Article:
Real Estate: September 2022 Coronado Market Update

New San Diego Short-Term Rental Ordinance

We’re so used to renting vacation properties through Airbnb or a VRBO when we travel. It really has become a very comfortable way to spend a vacation, especially when traveling with children.

San Diego attracts many tourists looking for a year-round mild climate and beautiful beaches. Many of our tourists like to hold family reunions, birthday parties, bachelor parties at these short-term vacation rentals, which has caused disruption to local residents, many of whom have filed noise complaints with the city several times. The San Diego City Council seems to have heard these complaints as it recently approved a short-term rental ordinance that will limit the number of short-term rental permits issued throughout the city of San Diego. As of January 2022, there are an estimated 12,300 short-term rentals in the city of San Diego. The new ordinance will limit the number of short-term rentals to 1% of the city’s total 540,000 homes, meaning only 6,500 short-term licenses will be issued citywide. This new regulation will result in a 48% reduction in properties available for rental for less than 30 consecutive days.

Mission Beach, however, got an exception. They will be entitled to a larger cap of 30% of their homes or 1,080 licenses.

Licenses will be issued by lottery and the application period just opened on October 3. The ordinance will take effect on May 1, 2023. Residents can apply on the City of San Diego website.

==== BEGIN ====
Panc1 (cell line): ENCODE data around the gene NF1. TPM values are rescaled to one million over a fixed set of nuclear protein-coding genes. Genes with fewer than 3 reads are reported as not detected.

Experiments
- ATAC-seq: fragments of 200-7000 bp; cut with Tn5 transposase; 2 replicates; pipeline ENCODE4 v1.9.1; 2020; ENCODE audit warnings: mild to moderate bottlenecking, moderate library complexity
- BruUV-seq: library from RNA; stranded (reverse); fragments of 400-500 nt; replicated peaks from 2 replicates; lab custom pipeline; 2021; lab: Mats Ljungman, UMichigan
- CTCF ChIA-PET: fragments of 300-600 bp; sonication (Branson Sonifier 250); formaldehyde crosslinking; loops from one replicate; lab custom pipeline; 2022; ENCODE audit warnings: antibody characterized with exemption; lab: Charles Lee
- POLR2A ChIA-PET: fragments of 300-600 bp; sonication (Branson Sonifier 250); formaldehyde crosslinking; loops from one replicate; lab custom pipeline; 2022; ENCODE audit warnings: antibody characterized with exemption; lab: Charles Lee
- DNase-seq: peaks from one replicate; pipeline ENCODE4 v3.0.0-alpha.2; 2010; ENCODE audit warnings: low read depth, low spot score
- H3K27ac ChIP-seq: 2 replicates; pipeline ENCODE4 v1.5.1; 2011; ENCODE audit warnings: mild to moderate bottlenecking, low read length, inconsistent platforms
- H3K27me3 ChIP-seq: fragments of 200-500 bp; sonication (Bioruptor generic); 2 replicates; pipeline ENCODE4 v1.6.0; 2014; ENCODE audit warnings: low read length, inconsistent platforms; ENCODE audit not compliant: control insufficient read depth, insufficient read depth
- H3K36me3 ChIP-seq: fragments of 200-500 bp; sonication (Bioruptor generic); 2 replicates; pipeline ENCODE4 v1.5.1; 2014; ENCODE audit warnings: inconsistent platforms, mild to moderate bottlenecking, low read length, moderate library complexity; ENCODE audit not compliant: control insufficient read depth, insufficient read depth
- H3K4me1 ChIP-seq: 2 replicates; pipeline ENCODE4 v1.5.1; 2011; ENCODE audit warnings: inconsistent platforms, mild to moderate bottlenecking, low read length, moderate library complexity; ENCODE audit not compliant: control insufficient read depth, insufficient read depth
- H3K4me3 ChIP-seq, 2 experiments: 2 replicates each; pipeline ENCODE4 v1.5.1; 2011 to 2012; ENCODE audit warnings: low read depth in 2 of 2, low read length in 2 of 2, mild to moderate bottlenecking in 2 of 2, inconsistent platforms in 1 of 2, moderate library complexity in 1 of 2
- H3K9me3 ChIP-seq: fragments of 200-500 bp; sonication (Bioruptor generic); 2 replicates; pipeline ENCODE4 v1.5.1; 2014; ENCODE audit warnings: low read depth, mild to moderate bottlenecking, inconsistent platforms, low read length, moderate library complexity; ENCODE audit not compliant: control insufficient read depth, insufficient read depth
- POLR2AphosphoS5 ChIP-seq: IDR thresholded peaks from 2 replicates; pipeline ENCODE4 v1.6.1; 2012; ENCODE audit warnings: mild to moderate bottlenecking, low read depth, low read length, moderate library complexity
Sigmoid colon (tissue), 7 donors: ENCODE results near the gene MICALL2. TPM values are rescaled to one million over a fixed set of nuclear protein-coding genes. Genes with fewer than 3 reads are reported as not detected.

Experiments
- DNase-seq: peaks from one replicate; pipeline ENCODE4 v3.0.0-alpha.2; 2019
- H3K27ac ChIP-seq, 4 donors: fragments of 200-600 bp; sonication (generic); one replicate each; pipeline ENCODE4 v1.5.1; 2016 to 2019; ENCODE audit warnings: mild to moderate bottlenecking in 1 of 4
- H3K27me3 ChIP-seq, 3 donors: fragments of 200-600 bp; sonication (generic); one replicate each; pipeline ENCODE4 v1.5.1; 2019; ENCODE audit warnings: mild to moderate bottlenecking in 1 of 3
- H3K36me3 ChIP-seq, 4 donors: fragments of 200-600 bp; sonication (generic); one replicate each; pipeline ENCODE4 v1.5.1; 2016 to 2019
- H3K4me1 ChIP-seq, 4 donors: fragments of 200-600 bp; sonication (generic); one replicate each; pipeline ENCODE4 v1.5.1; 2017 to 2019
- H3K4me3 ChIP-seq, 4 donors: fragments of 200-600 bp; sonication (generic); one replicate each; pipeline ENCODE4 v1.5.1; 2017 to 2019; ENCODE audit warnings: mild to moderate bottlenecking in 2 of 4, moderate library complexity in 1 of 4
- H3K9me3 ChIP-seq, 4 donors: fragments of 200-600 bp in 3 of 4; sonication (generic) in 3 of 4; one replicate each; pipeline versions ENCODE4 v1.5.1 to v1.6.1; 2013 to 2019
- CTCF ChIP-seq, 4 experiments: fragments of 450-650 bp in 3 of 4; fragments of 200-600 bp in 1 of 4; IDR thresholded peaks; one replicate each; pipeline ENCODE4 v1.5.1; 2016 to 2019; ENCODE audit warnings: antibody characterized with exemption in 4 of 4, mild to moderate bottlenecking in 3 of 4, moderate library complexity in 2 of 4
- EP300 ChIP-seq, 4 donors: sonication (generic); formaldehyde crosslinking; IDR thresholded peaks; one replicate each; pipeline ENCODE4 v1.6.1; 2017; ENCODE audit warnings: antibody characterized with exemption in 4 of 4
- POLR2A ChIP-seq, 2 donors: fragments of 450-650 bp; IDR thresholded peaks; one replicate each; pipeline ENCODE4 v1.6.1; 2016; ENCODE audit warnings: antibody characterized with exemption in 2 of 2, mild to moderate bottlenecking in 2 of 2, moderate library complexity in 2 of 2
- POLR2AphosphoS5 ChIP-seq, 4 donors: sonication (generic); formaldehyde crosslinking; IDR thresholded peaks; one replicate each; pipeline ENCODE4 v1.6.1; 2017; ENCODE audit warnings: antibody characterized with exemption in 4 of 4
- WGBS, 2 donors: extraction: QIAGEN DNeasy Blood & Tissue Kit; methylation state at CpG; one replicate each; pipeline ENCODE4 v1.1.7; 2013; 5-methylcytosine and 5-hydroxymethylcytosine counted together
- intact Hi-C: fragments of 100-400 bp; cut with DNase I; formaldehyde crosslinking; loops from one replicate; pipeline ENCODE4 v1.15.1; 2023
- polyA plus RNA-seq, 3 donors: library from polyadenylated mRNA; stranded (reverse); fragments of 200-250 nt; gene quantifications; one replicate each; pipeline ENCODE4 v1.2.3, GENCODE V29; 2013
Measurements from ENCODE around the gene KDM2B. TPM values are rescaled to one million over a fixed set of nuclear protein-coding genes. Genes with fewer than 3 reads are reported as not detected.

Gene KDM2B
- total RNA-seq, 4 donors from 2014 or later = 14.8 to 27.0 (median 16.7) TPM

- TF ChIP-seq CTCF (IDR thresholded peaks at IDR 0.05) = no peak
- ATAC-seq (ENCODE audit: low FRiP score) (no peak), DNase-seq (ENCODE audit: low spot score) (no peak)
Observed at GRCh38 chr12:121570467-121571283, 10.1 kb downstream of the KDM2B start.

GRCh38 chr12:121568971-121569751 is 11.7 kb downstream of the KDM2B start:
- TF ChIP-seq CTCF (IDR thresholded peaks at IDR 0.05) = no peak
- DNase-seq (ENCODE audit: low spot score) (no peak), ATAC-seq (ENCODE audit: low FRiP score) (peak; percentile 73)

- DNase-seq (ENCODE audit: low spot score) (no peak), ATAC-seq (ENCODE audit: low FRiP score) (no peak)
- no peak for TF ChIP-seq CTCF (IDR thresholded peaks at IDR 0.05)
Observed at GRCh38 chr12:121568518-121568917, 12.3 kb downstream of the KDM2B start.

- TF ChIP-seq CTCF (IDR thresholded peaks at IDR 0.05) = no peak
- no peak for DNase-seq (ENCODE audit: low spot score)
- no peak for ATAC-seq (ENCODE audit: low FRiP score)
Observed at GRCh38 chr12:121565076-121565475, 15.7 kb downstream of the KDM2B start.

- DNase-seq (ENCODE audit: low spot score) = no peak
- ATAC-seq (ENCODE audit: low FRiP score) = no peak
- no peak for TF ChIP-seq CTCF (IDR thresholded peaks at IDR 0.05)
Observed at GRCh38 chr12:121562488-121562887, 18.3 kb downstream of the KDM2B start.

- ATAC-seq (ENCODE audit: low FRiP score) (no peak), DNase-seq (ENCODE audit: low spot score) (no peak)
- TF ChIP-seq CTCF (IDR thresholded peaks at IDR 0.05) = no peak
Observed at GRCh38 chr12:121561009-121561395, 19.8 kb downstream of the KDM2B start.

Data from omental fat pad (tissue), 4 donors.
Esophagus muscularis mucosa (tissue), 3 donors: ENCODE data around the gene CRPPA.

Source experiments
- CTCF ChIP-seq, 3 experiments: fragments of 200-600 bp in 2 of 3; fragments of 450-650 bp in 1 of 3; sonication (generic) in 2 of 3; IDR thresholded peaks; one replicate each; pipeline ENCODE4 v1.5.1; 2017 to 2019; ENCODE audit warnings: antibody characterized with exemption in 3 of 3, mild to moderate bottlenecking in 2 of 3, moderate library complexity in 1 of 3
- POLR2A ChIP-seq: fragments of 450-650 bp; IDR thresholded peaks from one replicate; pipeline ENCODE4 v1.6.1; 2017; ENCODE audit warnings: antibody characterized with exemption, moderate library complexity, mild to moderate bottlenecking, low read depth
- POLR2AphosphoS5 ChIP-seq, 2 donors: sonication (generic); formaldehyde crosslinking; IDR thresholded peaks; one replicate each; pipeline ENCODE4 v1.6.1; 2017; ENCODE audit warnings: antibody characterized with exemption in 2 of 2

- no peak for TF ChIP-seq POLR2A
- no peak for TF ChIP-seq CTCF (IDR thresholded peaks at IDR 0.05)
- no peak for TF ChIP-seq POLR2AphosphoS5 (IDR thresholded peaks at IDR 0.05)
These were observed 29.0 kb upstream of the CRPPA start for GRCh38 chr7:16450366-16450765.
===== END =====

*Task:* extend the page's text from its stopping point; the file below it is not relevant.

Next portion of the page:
What does this mean for the Coronado Rental market?

This new ordinance will have no impact on Coronado’s rental market. The city of Coronado has had an ordinance for decades that prohibits short-term rentals of less than 26 consecutive nights. A settlement that our property management team at Coronado Shores Company successfully transacted before Airbnb/VRBO was established.

What about the local real estate market?

The new order will reduce the number of properties used as short-term rentals so that we can anticipate the increase in short-term rental prices, not only due to the reduction in supply, but also due to the increase license fees that owners now have to incur. Application fees can be up to $1,000 per rental unit for the whole house, but a license is not guaranteed. The city will award licenses based on a lottery system.

We should also anticipate the entry into the resale market of some unlicensed short-term rentals. The City of San Diego will have approximately 5,800 properties that have not obtained short term rental licenses and the question is whether landlords will convert these properties to mid/long term rentals or will they sell them.

For more information, please contact me at 619-453-4513 or visit my website at

Greater San Diego Association of Realtors Report

The The Coronado Real Estate Market Update is sponsored by Coronado Shores Co. To view Coronado homes for sale, rent, or for property management services, please visit Coronado Shores Co.

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